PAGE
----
Family members of those killed in the 2012 mass shooting have voiced their concerns about the new movie in a letter
Family members of the victims of the 2012 Aurora, Colorado mass shooting at a cinema have written to Warner Bros. to seek the studio’s support in backing gun reform ahead of the release of Joker.
The new movie, which stars Joaquin Phoenix as the titular villain, will be released in the UK on October 4. Joker has already earned acclaim from critics, but it has also attracted controversy for its violent content.
Five family members of the 12 people who were killed in July 2012 at a screening of The Dark Knight Rises in Aurora have now written to Warner Bros. to express their concerns about the film and ask if the studio will support gun reform efforts going forward.
The letter, which was supported by the nonprofit group Survivors Empowered and the gun control advocacy organisation Guns Down America, states: “We are calling on you to be a part of the growing chorus of corporate leaders who understand that they have a social responsibility to keep us all safe.” (via The Hollywood Reporter)
The letter does not advocate a boycott of Joker nor does it indicate that it intends to halt the release of the movie, but rather it asks Warner Bros. to “end political contributions to candidates who take money from the NRA and vote against gun reform” and “use your political clout and leverage in Congress to actively lobby for gun reform.
“Keeping everyone safe should be a top corporate priority for Warner Brothers,” it adds.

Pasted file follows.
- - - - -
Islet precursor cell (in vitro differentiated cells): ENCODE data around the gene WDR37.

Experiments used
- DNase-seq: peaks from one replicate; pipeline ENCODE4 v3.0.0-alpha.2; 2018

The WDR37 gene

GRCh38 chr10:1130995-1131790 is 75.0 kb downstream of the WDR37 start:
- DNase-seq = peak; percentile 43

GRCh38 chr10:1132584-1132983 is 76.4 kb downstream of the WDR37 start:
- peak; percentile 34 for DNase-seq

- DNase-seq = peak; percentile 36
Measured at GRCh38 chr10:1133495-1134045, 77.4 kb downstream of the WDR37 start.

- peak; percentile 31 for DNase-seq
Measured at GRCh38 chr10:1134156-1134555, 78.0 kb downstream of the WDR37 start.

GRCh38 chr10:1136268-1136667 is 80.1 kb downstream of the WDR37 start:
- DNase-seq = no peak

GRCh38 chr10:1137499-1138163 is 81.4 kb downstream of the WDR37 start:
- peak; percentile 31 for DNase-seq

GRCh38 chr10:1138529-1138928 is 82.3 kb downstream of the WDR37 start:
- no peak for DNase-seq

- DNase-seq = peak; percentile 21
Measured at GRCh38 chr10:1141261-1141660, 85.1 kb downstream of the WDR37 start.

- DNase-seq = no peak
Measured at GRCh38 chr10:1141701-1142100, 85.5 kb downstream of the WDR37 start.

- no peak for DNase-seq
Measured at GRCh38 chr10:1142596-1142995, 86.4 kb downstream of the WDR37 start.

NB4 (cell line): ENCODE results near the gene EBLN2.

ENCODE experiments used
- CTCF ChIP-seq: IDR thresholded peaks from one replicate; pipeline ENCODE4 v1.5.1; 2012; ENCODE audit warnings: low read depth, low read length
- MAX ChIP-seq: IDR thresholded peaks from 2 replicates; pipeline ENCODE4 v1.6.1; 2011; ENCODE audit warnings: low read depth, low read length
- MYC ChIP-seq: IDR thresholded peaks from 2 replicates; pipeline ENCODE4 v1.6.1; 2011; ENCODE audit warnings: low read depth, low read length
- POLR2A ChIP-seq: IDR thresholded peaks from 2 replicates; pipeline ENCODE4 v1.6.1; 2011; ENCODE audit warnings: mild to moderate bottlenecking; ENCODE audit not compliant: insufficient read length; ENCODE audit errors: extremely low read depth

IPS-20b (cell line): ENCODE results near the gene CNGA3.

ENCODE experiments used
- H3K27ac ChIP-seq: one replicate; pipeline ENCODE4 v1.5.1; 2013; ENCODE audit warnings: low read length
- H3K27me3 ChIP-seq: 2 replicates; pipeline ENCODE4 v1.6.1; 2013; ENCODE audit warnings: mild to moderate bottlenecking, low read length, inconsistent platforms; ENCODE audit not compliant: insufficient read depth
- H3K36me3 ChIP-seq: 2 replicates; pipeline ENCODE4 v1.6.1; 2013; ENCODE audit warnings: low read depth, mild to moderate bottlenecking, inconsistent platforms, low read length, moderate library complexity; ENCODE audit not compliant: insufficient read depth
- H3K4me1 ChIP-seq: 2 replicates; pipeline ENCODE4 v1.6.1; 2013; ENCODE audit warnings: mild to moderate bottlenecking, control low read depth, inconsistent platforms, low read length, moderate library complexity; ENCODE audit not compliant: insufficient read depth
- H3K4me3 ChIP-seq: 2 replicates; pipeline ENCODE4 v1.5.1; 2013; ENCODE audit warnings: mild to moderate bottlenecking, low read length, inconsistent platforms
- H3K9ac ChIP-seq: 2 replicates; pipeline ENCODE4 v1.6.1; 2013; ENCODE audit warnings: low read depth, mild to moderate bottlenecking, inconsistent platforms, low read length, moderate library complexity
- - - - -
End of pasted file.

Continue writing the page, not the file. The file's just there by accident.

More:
Warner Bros. have since responded publicly to the letter, affirming that “neither the fictional character Joker, nor the film, is an endorsement of real-world violence of any kind”. You can read their full statement below via Deadline.
“Gun violence in our society is a critical issue, and we extend our deepest sympathy to all victims and families impacted by these tragedies. Our company has a long history of donating to victims of violence, including Aurora, and in recent weeks, our parent company joined other business leaders to call on policymakers to enact bi-partisan legislation to address this epidemic. At the same time, Warner Bros. believes that one of the functions of storytelling is to provoke difficult conversations around complex issues.
“Make no mistake: neither the fictional character Joker, nor the film, is an endorsement of real-world violence of any kind. It is not the intention of the film, the filmmakers or the studio to hold this character up as a hero.”
Last week, Joaquin Phoenix walked out of an interview with The Telegraph after he was asked about the film’s violent content. He later returned to finish the interview after calling a Warner Bros. PR for advice on the question he was asked.
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